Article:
Another embodiment of the invention utilizes the apparatus and methods discussed above in a system capable of determining if two port plates are electrically connected together by applying a signal to one of the two port plates and sensing the other port plate. In particular, a system in accordance with this embodiment of the invention could determine that a complete cord addition has been effected without the final addition process step of probing the plug plate on the back of a plug extension or a ten-contact jack. The system confirms the completion of the addition process by sensing the existence of a previously absent electrical connection between the port plates associated with the two ports connected by the added cord. Similarly, a system in accordance with this embodiment could determine that the first step in a cord removal has been effected without the probing of the port plate exposed by the removal of one end of the cord. The system confirms this step instead by sensing the lack of a previously existent electrical connection between the port plates of the two ports previously connected by the cord.

During the revision process, the system preferably stops any scanning process it may be running and introduces a signal voltage to each of the port plates adjacent the LAN port(s) where a revision step is to be made. The signal voltage can be applied simultaneously to multiple port plates or may be selectively or sequentially applied. The inventive apparatus and methods can also be employed, however, in a system that does not employ a revision process separate from the normal scanning process. In such an embodiment, the scanning process could be employed to place the appropriate electrical signal(s) on the associated port plate(s). Such a system, however, would necessitate that the various probing steps, e.g., placing the probe element(s) in contact with the port and plug plates, to occur for sufficient duration to be noticed by the scanning process. Depending upon the size of the system, the processing speed of the system, and other such factors, the delay inherent in utilizing the scanning process in this fashion may be completely manageable or may be an entirely unmanageable impediment to operating the invention.

Software executes each revision process in response to a desired revision which is input into the system and in response to the signals received from the probe. The signals provide confirmation of the performance of specific actions by the revisor, both to the revisor through state changes in the signal light on the probe housing, and to the system through signals that are returned to the system from the plug and port plates, through the probe element, the probe, and the probe cord into the system outlet.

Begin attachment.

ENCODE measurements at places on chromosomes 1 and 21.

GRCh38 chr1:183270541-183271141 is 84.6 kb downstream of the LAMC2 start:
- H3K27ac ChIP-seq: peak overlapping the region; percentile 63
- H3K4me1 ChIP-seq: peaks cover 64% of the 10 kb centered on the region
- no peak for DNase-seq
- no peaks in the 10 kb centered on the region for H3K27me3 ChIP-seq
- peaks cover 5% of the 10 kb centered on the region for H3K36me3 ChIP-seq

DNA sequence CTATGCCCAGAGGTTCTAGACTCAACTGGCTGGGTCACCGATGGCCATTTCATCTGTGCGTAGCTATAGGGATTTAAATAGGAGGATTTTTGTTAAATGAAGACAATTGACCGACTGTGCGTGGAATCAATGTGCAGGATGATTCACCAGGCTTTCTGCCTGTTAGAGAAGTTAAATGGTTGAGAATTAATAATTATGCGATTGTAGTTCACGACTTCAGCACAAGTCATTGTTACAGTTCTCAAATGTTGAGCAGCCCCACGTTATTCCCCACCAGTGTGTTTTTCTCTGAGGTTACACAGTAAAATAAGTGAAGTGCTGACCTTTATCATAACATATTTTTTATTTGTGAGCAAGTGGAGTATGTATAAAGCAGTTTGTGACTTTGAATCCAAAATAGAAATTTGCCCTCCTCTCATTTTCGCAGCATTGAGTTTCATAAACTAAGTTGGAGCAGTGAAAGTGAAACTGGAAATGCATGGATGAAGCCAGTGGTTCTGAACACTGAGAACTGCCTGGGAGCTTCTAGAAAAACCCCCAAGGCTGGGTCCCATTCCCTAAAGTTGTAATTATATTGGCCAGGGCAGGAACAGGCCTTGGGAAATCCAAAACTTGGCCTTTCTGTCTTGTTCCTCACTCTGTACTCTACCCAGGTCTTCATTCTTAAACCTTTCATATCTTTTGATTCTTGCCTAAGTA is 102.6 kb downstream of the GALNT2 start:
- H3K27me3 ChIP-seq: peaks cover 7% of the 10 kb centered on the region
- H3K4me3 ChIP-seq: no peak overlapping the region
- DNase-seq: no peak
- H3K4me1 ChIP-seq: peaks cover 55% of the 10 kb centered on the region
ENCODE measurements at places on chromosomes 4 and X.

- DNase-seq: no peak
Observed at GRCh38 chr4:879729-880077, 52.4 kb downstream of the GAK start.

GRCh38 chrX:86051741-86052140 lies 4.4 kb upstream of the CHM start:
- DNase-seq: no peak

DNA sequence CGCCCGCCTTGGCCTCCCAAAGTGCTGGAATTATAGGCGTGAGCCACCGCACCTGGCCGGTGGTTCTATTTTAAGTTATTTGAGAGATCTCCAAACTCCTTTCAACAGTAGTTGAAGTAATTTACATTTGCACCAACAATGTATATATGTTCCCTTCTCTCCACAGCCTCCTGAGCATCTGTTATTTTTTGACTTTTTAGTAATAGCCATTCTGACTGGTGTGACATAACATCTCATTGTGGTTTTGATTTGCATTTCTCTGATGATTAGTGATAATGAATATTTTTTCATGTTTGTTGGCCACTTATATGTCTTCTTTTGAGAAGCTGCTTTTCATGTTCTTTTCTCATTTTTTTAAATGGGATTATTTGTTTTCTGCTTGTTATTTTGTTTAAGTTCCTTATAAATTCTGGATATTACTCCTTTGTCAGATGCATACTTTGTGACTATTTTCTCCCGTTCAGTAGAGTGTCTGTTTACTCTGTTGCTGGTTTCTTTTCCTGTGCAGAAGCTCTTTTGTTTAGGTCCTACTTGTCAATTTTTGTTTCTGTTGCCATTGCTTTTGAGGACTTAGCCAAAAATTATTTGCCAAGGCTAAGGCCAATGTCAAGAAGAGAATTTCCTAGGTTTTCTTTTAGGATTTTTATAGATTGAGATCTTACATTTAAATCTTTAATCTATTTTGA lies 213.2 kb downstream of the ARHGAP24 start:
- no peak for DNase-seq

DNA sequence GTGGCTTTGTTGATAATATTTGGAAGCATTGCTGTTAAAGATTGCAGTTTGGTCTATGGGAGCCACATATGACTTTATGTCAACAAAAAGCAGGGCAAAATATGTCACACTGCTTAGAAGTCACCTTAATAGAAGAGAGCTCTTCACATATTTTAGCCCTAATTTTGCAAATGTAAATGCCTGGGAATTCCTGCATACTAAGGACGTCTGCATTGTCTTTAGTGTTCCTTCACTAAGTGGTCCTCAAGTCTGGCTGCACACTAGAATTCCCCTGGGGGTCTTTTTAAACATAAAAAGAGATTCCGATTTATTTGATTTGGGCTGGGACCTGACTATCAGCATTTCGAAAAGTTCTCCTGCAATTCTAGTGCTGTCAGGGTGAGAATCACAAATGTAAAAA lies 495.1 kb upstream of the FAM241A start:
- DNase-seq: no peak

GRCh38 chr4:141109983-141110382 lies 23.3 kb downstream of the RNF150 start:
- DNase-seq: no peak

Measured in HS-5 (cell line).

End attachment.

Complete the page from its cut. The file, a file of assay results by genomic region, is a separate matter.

The inventive apparatus and methods for efficient network reconfiguration have several benefits over previous revision systems. First, the inventive system provides a mechanism for determining and confirming each particular action involved in a revision, namely the identification of ports and plugs, and the insertion or removal of the plugs into and from the ports. Prior systems generally relied upon electrical connections between distinct ports being established or broken before the system could recognize that a number of actions had already taken place. In the inventive system, it is not necessary to determine whether or not any two distinct ports are connected to one another. In particular, each action is confirmed to both the revisor and the system. Second, some prior systems require that indicators, such as light emitting diodes (LEDs) or other types, be arrayed on the racks in correspondence with each of the LAN ports so that the lights could direct the revisor to specified ports and/or provide confirmation of port-to-port connections established or broken; while at least one embodiment of the invention employs such indicators, they are unnecessary with most of the embodiments of the present inventive apparatus and methods.

One form of the invention contemplates the use of a probe by the revisor of the network configuration. The probe is preferably easy for the revisor to carry around with him, and each rack or site in the network preferably has a specialized system outlet for plugging in the probe such that it may electrically communicate with the system. In addition to its structure discussed below, the probe or probe cable may have an LCD or other type screen, LED, or other output device to convey information about the system, e.g., revision steps, cord specifications, and/or port locations, or such information may be conveyed to the revisor by separate means. The probe may also have one or more buttons or keys whereby the revisor can input information into the system, such as an acknowledgment of receipt of instructions, indication that a particular cord does not meet specifications, etc.